Help Victims Of Terror

Terror Attack in Israel 2017.PNG

I don’t usually do this, but I felt this situation truly merits your compassion and charitable giving. 


Niv Nehemia was the victim of terror in 2017 in this Israeli grocery.  He suffered “14 stab wounds to the head, chest, hands, and necks, including a cut in his esophagus.”


The article appealing for help to cover his mounting medical costs appeared in the Jerusalem Post last week: Don’t leave a hero behind.


I still remember this video from when it happened two years ago. Niv is truly a hero in fighting off his brutal attacker and in saving other store employees and shoppers!


Further, Niv and his wife, Sigal, have 5 beautiful children aged 18 to 4 1/2


If you can kindly open your heart to these victims of terror, here is the link for your donation as listed in the Jerusalem Post: https://www.jgive.com/new/en/ils/donation-targets/24591.


May Hashem give a full and speedy healing to Niv and may He bless this family and all of us with peace!  😉

Trader Joe’s Is Growing On Me

Organized

I took this photo in Trader Joe’s.

I like how organized (and colorful) they are.

A binder for everything…dairy, produce, bread, cereal, meat, cheese, snacks, cookies and candy, frozen goods, beverages, and flowers, , 

Another binder for training…nice, they care about their employees.

And even for donations–another sign proudly stated that the store had donated $925,000 of goods so far this year…that’s pretty amazing!

I previously wrote about 10 Reasons To Love Trader Joe’s (and 2 to not), but this store is continuing to grow on me. 

Especially with all the healthy eating you can do from there–that’s probably the most important reason of all to shop there. 😉

(Source Photo: Andy Blumenthal)

@Manna Food Center

Andy Volunteering At Manna Food Center
Today we volunteered at Manna Food Center.



“Fighting hunger and feeding hope in Montgomery County.”



There were huge bins of food that had been donated and collected from various organizations and charitable people.



A group of us from the synagogue, Magen David, met at the center.



We checked the dates on each item to ensure the food was not expired and still good to eat. 



We sorted the food by type into different boxes, crates, and shelves. 



There was areas for cans, pastas, cereals, pantry items, and more. 



The area that had the most stuff when we were done sorting…you guessed it–the junk food like cookies and chocolate–sort of unfortunate, but probably a comment on our times for what people actually buy and eat (despite all the calls for healthier eating and living).



There was one area specifically where we placed food for kids who don’t have enough food for the weekends (when they don’t have the school lunch program etc.), and they come on Fridays and fill their backpacks with milk boxes, crackers, and other things they can easily take home with them.



This really made me think about the dire straits that some families are in and especially the impact on the children.



G-d, no one should go hungry, and it was nice to see that people donate and volunteer to help, but still why in such a rich country like ours is there still so much hunger and need? 😉



(Source Photo: Dannielle Blumenthal)

Reaching The Victims Of Disaster

I watched on TV, a congressman from Staten Island talk about the complex response to Hurricane Sandy–in particular, how people whose homes were flooded and were without power could not contact authorities for the help they desperately needed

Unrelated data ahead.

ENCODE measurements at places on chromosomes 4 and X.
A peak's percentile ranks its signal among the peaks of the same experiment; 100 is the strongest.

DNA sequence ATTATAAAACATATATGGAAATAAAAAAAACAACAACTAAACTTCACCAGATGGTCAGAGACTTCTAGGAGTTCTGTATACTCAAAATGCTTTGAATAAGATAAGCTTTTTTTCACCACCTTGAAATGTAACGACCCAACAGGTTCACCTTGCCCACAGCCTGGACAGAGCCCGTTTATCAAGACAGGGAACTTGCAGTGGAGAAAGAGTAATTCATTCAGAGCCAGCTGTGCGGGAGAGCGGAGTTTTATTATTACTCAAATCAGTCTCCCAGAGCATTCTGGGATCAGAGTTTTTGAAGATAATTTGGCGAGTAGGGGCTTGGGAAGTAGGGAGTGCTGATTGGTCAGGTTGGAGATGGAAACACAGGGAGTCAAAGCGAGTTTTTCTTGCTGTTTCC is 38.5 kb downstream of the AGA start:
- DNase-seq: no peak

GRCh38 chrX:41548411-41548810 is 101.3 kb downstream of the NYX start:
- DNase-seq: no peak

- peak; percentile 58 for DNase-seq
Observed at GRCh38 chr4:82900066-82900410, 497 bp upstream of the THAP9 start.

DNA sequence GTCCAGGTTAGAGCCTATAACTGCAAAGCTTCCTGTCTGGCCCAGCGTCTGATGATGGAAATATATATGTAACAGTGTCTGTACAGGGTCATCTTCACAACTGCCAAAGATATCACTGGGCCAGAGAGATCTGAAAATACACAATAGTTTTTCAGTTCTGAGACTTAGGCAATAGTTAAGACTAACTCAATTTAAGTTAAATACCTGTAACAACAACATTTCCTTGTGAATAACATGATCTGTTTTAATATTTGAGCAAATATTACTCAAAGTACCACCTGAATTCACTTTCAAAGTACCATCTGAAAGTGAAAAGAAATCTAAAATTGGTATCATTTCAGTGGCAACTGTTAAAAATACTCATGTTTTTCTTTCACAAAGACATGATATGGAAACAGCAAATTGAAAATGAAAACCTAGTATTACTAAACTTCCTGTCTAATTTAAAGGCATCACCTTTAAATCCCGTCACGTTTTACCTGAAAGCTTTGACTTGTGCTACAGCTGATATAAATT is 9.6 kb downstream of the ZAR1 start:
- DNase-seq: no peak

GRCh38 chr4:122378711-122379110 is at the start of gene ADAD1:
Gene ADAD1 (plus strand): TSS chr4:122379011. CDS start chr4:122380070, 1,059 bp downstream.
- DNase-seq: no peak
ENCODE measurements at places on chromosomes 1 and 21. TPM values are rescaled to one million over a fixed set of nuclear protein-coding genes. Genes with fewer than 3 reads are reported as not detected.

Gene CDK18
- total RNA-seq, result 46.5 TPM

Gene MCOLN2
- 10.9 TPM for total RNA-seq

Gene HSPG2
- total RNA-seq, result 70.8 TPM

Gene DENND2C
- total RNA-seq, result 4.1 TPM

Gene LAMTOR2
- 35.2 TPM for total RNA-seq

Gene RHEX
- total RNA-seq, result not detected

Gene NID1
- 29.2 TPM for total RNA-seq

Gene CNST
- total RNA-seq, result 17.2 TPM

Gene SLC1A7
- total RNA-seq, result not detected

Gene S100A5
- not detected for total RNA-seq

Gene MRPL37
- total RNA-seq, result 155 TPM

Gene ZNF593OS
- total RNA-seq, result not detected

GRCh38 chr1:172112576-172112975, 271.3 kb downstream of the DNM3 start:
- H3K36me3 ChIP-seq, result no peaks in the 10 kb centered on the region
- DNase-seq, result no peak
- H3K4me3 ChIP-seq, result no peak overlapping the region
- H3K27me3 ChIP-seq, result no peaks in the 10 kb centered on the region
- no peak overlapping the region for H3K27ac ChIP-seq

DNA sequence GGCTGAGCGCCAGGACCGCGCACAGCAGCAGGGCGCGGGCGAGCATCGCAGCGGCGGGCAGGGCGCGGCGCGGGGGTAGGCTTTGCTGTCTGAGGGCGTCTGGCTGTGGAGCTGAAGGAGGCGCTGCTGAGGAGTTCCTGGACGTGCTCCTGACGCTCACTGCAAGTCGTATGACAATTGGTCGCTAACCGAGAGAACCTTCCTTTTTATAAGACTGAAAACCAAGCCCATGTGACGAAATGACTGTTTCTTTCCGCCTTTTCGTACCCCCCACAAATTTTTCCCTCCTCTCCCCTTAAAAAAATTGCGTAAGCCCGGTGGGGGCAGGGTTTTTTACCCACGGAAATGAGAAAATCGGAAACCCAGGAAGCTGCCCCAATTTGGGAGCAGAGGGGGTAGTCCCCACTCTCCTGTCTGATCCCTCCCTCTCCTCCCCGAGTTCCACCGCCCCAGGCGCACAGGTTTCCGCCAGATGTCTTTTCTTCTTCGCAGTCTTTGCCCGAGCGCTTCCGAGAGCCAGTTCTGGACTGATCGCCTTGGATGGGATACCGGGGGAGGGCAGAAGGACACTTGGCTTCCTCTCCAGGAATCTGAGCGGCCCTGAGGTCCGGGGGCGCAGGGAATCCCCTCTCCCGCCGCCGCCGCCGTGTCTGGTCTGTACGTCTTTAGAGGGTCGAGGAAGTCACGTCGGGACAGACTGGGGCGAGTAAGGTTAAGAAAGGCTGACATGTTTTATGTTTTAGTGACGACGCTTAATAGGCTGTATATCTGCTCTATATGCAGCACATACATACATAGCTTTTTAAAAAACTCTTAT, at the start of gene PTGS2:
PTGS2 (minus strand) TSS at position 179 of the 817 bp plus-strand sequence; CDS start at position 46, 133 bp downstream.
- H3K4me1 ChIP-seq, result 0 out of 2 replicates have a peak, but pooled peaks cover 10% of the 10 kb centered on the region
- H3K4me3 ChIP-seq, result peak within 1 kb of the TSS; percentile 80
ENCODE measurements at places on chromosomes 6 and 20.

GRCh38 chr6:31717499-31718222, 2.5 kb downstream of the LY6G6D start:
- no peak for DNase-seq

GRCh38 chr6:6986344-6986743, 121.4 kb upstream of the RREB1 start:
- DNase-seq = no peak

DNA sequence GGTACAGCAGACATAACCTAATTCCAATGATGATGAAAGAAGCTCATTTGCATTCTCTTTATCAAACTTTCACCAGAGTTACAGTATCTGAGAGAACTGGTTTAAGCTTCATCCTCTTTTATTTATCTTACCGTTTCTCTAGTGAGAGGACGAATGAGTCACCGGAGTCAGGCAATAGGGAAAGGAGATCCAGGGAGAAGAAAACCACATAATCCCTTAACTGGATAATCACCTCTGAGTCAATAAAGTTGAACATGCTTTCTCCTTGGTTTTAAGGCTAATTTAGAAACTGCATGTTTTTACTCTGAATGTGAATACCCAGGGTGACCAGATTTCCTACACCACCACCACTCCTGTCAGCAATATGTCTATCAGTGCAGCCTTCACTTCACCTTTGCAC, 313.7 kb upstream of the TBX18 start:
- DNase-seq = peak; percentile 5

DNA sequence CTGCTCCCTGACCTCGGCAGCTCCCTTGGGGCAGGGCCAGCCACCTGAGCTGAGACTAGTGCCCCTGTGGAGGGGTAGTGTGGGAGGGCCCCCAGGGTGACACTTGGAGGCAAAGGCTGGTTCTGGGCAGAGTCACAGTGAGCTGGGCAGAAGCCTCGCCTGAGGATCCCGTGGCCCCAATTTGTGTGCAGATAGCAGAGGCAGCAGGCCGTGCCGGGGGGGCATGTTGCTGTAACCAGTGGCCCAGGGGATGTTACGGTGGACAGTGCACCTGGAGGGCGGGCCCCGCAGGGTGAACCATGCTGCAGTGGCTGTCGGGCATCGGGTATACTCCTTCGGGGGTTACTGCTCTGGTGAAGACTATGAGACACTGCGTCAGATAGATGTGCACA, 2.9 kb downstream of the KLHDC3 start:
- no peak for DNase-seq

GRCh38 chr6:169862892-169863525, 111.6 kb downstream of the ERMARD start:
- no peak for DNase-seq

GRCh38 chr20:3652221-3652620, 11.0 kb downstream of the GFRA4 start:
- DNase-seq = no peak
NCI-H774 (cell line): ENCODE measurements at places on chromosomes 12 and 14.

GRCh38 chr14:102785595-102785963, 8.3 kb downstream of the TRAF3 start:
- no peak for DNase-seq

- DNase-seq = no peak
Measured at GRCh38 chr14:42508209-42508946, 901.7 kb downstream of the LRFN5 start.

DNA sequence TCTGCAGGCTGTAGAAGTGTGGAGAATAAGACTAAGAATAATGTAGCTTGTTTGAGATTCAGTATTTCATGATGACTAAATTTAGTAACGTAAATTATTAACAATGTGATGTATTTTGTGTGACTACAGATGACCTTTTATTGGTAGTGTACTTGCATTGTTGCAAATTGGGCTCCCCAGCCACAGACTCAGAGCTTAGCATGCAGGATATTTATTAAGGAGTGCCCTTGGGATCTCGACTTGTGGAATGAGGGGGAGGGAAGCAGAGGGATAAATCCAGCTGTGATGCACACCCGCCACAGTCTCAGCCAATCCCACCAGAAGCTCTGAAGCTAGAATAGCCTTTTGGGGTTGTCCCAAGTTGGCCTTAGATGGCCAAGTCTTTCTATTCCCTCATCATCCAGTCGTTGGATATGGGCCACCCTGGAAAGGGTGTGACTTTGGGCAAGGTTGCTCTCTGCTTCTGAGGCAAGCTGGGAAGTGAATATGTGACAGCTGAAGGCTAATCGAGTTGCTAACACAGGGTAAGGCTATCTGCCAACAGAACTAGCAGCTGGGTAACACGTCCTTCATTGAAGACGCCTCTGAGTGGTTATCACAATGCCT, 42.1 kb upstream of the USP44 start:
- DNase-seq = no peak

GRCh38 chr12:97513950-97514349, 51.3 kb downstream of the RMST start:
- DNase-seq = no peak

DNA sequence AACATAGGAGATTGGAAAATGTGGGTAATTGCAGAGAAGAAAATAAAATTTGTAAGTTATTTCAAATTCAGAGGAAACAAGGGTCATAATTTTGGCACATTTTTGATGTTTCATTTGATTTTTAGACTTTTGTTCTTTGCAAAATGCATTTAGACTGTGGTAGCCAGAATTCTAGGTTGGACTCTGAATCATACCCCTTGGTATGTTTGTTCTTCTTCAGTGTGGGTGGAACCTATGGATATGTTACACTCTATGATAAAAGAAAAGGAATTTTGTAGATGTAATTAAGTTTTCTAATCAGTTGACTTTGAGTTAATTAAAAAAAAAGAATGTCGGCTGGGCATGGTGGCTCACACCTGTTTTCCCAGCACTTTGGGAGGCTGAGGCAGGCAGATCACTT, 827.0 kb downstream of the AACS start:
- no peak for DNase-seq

Going on two weeks after the storm, the Congressman explained how engineers and architects were in turn going door to door to find out who needed help and what could be done–but this was slow and cumbersome. 

Today, I am reading in Bloomberg BusinessWeek (30 Oct. 2012) about an organization that “matches volunteers with people affected by disasters.”‘

Recovers.org does this by establishing local recovery sites for communities (e.g. townname.recover.org) on a subscription model.

By establishing recovery sites to manage relief efforts–without waiting for government or aid groups–recovers.org enables self-sufficiency for communities in the face of disaster.

Moreover, by working at the grassroots level and going straight to neighborhood organizations such as houses or worship or community centers to serve as site administrators–those who know their community and who needs help–Recovers aims to bypass the “redtape.”

The recovery sites they establish, include features for:

– Searchable volunteer database that matches skills of volunteers to needs in the community

– Disaster Dashboard that aids in information sharing between victims and responders

– Donation mechanism where 100% goes directly to the areas affected, rather than to a relief organization

Recovers is the brainchild of someone whose own home was destroyed in a tornado in 2011, and who understands the logistical chaos that can ensue without proper recovery coordination on the ground!

I like the idea of this community Recovery portal for coordinating relief efforts through volunteers and donations, and see this as complementary to the formal FEMA DisasterAssistance.gov site for applying for various forms of assistance and checking claims.

Still though, the fundamental problem exists when you have no power–you can’t logon to recover.org or disasterassistance.gov–you are still cut-off and in need of help. So it looks like we are back to the drawing board on this one again.

As a vision for the future, we need the ability to establish to remote wireless charging generally-speaking for all, but specifically for communities struck by disaster, so they can call out for help and we can actually hear them and provide a timely respond!  😉